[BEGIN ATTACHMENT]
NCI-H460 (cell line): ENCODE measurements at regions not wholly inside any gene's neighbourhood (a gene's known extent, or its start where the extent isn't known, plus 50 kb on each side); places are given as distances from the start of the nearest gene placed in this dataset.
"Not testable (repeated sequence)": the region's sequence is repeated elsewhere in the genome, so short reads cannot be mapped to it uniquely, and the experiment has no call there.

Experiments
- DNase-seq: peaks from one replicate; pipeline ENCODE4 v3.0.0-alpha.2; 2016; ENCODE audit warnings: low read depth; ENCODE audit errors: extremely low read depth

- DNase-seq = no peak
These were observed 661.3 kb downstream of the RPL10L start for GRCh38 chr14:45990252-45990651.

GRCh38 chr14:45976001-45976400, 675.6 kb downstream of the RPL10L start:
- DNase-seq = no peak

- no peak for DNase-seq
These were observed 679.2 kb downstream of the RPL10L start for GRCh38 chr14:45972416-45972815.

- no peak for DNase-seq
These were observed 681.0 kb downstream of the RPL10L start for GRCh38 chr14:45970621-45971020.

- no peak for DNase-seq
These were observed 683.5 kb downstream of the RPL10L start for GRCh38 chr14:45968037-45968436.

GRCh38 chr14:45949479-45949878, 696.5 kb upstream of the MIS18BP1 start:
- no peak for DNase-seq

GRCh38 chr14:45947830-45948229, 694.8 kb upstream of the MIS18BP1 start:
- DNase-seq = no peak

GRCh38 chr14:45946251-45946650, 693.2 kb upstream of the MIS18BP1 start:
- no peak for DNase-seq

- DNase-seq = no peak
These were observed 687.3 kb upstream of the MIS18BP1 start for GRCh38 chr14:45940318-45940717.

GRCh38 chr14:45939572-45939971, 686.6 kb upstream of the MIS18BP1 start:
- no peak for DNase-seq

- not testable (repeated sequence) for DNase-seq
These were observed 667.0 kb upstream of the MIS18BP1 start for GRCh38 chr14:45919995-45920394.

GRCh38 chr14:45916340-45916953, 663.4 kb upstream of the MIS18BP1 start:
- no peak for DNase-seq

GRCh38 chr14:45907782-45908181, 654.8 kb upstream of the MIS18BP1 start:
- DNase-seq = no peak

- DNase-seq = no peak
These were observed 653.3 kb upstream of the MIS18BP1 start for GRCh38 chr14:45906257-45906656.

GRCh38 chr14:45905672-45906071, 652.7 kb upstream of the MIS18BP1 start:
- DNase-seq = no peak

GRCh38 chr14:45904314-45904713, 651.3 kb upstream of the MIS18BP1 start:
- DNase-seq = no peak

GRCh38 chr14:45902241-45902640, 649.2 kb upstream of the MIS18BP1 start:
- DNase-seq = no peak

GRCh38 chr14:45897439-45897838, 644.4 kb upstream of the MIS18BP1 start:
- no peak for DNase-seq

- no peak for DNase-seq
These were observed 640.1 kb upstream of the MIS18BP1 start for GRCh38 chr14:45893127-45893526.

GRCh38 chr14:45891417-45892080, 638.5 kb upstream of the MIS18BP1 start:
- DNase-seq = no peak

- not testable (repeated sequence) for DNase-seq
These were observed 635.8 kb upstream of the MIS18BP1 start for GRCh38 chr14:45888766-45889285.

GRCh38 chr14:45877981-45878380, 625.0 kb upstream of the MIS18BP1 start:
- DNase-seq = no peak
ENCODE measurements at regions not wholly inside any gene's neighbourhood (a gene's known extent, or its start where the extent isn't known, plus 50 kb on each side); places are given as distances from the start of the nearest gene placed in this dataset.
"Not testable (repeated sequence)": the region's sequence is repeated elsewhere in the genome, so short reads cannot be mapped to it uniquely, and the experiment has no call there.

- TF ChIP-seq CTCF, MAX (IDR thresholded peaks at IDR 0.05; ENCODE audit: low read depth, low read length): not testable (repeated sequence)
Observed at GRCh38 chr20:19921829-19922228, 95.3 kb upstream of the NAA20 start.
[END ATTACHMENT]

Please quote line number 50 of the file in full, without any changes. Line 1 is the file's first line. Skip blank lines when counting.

"Not testable (repeated sequence)": the region's sequence is repeated elsewhere in the genome, so short reads cannot be mapped to it uniquely, and the experiment has no call there.